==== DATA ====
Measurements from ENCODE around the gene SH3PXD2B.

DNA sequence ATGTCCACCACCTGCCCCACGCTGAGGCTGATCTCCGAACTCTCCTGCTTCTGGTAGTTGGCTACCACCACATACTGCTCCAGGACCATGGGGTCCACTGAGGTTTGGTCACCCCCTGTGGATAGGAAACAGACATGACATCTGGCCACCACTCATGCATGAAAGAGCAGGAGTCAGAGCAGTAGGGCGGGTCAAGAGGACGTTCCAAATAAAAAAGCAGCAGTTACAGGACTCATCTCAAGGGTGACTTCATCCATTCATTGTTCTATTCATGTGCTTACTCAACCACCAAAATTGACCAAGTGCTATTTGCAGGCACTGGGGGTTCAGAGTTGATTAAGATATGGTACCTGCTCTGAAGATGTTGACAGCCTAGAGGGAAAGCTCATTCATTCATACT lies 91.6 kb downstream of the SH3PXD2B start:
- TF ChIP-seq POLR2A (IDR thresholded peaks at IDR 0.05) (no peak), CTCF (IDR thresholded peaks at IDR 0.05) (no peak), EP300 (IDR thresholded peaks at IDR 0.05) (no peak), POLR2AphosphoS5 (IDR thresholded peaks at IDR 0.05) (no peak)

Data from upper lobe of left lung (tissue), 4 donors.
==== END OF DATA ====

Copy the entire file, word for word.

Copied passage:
Measurements from ENCODE around the gene SH3PXD2B.

DNA sequence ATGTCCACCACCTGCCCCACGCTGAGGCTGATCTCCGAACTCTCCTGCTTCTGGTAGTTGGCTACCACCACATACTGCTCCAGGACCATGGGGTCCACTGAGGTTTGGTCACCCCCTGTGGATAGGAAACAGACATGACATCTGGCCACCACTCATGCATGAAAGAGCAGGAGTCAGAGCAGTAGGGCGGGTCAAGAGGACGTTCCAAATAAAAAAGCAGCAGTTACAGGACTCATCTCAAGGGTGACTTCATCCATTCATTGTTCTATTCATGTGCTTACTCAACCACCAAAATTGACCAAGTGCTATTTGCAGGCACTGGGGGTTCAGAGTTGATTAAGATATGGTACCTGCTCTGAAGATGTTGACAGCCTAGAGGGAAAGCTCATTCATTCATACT lies 91.6 kb downstream of the SH3PXD2B start:
- TF ChIP-seq POLR2A (IDR thresholded peaks at IDR 0.05) (no peak), CTCF (IDR thresholded peaks at IDR 0.05) (no peak), EP300 (IDR thresholded peaks at IDR 0.05) (no peak), POLR2AphosphoS5 (IDR thresholded peaks at IDR 0.05) (no peak)

Data from upper lobe of left lung (tissue), 4 donors.